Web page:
Privacy and Prurience: An Essay on American Law, Religion, and Women
Suffolk University Law School
June 1, 2011
American Journal of Legal History, Vol. 51, p. 461, 2011
In my studying of American law – in its relation to religion and to privacy and to women – the current bookends of my readings consist of two sets of texts: the first, certain writings from the 17th-century Massachusetts Bay Colony; the second, certain writings from the United States Supreme Court of very recent years. The first set consists of reports and records generated in Massachusetts incident to the Antinomian Controversy of 1836-1838, particularly reports of the trials of Anne Hutchinson and Mary Dyer, and accounts of the “monstrous births” of each. The second set includes writings from year 2007: the United States Supreme Court’s opinion in Gonzales v. Carhart (its most recent abortion decision), and the amicus briefs filed therein.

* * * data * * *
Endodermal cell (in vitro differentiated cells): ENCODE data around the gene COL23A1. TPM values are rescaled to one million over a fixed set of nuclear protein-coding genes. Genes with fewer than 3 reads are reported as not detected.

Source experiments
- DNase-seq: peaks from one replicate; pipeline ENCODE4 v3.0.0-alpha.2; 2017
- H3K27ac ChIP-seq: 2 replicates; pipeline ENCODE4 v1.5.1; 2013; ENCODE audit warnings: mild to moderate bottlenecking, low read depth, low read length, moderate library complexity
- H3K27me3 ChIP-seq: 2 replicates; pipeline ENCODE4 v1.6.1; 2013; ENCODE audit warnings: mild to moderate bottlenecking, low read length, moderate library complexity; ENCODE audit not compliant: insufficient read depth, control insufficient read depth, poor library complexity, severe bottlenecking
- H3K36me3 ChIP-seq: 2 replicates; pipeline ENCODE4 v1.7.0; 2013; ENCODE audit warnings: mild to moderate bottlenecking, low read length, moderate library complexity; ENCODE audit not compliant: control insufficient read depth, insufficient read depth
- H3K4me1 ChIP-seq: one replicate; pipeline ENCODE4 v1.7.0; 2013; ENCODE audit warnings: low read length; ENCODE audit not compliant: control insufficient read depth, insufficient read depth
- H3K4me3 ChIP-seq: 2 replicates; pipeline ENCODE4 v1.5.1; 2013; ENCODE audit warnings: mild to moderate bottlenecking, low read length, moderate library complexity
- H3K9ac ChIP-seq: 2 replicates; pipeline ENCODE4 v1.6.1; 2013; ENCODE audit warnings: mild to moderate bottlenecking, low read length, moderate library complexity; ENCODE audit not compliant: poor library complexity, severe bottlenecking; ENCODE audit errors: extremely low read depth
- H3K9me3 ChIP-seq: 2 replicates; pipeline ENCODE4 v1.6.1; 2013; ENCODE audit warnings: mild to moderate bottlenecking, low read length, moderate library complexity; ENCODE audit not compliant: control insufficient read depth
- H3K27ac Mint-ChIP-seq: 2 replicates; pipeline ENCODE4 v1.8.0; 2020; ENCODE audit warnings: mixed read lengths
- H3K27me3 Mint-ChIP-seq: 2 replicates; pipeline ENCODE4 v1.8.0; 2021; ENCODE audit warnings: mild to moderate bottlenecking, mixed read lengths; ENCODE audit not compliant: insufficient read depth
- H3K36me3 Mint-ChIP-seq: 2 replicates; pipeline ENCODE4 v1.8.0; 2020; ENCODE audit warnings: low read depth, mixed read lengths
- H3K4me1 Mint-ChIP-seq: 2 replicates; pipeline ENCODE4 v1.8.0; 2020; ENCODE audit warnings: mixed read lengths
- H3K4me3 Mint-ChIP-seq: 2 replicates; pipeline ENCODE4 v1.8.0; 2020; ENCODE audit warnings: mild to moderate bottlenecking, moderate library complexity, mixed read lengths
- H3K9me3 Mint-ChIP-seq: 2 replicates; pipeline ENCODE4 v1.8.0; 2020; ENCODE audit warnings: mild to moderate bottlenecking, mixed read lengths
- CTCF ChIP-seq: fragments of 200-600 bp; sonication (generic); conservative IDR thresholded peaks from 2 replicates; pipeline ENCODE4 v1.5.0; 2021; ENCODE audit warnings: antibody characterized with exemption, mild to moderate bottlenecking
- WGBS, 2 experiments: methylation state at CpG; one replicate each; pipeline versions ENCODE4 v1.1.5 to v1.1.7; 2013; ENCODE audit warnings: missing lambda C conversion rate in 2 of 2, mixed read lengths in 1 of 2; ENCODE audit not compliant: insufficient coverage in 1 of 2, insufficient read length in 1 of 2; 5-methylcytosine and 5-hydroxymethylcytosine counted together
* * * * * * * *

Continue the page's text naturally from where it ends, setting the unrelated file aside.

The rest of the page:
Examining and juxtaposing those sets of writings, this essay discloses striking resonances between the 17th-century and the 21st-century texts. It documents in each: religio-judicial prurience in examinations and constructions of female bodies; and disappearance of “privacy” as a protector of women’s autonomy and women’s liberty.
Number of Pages in PDF File: 44
Keywords: Religion, Abortion, Massachusetts Bay Colony, Antinomian Controversy, Anne Hutchingson, Mary Dyer, Monstrous Births, Supreme Court, Gonzales v.Carhart, Privacy, Women, Autonomy, Liberty, EqualityAccepted Paper Series
Date posted: October 1, 2011
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